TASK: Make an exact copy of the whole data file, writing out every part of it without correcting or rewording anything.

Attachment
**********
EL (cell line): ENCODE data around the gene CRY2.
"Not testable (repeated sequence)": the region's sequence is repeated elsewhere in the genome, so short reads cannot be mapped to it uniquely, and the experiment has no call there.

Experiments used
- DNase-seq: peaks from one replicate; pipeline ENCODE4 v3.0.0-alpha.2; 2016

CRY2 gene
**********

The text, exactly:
EL (cell line): ENCODE data around the gene CRY2.
"Not testable (repeated sequence)": the region's sequence is repeated elsewhere in the genome, so short reads cannot be mapped to it uniquely, and the experiment has no call there.

Experiments used
- DNase-seq: peaks from one replicate; pipeline ENCODE4 v3.0.0-alpha.2; 2016

CRY2 gene